A tentative agreement has been reached to begin decommissioning four aging dams on the Klamath River—the largest dam-removal project ever undertaken. The agreement marks a major shift in the battle over Klamath water, reports AAAS.
The Klamath flows from southern Oregon through northern California. It’s the third most important salmon river in the lower 48 after the Columbia and Sacramento. The dams provide cheap renewable energy and irrigation for farmers but not enough water for salmon. During the 2001 drought, federal officials shut off the irrigation water for the sake of the fish. In 2002, after protests from farmers, they reversed course and shunted flows back to Oregon’s potato and alfalfa fields. At least 33,000 salmon died as a result of that decision, in one of the worst salmon kills in US history. In 2007 declining salmon in the Klamath produced a severely curtailed commercial fishing quota. Everyone got burned. Fish worst of all.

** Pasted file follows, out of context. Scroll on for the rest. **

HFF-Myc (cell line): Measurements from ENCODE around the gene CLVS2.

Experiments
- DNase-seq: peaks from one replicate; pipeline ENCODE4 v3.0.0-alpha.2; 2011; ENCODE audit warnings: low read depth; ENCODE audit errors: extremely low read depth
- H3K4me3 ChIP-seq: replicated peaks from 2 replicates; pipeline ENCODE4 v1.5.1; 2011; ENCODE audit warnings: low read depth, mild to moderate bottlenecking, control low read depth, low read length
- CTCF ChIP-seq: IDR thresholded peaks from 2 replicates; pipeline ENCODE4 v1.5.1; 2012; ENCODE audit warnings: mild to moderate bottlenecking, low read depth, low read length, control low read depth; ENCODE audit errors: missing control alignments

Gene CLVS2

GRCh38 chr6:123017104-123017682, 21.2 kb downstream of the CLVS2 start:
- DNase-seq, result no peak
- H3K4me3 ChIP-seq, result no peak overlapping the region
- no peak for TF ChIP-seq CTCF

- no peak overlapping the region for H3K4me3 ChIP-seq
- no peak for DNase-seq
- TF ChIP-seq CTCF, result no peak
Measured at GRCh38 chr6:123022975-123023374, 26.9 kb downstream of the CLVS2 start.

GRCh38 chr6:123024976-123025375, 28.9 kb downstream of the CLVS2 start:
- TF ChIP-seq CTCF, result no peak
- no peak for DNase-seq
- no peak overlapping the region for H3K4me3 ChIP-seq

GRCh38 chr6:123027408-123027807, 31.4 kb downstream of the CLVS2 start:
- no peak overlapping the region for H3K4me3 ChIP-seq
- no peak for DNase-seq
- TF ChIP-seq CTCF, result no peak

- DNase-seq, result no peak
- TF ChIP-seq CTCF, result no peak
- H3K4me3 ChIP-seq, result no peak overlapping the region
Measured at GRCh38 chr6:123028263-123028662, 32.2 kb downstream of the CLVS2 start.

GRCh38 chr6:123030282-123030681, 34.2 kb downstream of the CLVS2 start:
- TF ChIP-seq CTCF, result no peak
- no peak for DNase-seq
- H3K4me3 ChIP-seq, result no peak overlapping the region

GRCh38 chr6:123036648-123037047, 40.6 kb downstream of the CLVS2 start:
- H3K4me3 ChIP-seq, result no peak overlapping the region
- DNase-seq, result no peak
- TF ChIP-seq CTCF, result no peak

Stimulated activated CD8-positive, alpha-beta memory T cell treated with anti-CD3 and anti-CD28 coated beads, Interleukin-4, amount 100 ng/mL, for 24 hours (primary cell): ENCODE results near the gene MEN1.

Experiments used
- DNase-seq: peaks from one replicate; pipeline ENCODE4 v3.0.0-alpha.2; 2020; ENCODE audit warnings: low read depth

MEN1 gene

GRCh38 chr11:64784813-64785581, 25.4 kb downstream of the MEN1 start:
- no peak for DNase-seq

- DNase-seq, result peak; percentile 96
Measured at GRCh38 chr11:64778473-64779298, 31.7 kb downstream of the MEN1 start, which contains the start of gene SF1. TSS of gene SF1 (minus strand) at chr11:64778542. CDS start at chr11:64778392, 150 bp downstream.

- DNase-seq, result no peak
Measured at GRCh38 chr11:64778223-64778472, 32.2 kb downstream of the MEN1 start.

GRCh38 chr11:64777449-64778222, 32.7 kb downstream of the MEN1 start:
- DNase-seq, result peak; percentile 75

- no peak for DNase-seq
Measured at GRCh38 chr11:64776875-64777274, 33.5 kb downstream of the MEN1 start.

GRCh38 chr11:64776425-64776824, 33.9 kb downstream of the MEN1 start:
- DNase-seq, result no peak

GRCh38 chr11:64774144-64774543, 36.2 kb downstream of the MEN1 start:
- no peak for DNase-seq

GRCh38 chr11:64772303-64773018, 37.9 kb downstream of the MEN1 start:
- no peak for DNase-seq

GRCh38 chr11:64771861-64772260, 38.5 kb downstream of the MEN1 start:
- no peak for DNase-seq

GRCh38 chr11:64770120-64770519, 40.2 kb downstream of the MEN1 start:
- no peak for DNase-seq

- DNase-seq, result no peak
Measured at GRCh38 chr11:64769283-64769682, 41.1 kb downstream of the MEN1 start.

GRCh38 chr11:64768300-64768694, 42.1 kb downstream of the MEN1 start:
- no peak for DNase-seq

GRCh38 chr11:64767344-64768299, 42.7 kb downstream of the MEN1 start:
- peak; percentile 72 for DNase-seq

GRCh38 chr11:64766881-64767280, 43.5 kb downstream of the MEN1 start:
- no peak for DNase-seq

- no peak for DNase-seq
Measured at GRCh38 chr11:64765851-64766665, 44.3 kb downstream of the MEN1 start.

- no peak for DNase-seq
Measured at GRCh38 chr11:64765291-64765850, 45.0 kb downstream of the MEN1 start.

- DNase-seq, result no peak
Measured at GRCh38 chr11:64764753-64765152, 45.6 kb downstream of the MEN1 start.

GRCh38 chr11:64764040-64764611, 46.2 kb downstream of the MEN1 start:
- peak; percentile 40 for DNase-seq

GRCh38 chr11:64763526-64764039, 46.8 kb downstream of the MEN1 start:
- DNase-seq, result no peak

According to the new agreement, the dams will come down starting in 2020. Before that, scientists and engineers have to figure out what to do with all the silt accumulated behind them. Loosing the silt into the river’s flow will likely suffocate everything downstream. Meanwhile Oregon and California will also use the time until 2020 to raise money to pay for the dam removal. Under the agreement, PacifiCorp customers will pay a 2% surcharge on their utility bills to raise up to $200 million for the dam removal. California is expected to issue general obligation bonds to raise an additional $250 million.
The salmon wars aren’t over yet, though. The agreement is non-binding. Plus it was reached between the US Department of Interior, California, Oregon, and the utility company PacifiCorp without consulting customer advocates, Native Americans with water rights, or environmental groups.
The Bush administration has long opposed dam removal. And Interior Secretary Dirk Kempthorne is a vigorous opponent of dam removal in his native Idaho. Now he hails the Klamath agreement as a big victory. Hopefully it will be. But let’s also hope the era of the Imperial Anti-Environmental Interior Department will go away forever on January 20th 2009.
Julia Whitty is Mother Jones’ environmental correspondent, lecturer, and 2008 winner of the PEN USA Literary Award, the Kiriyama Prize and the John Burroughs Medal.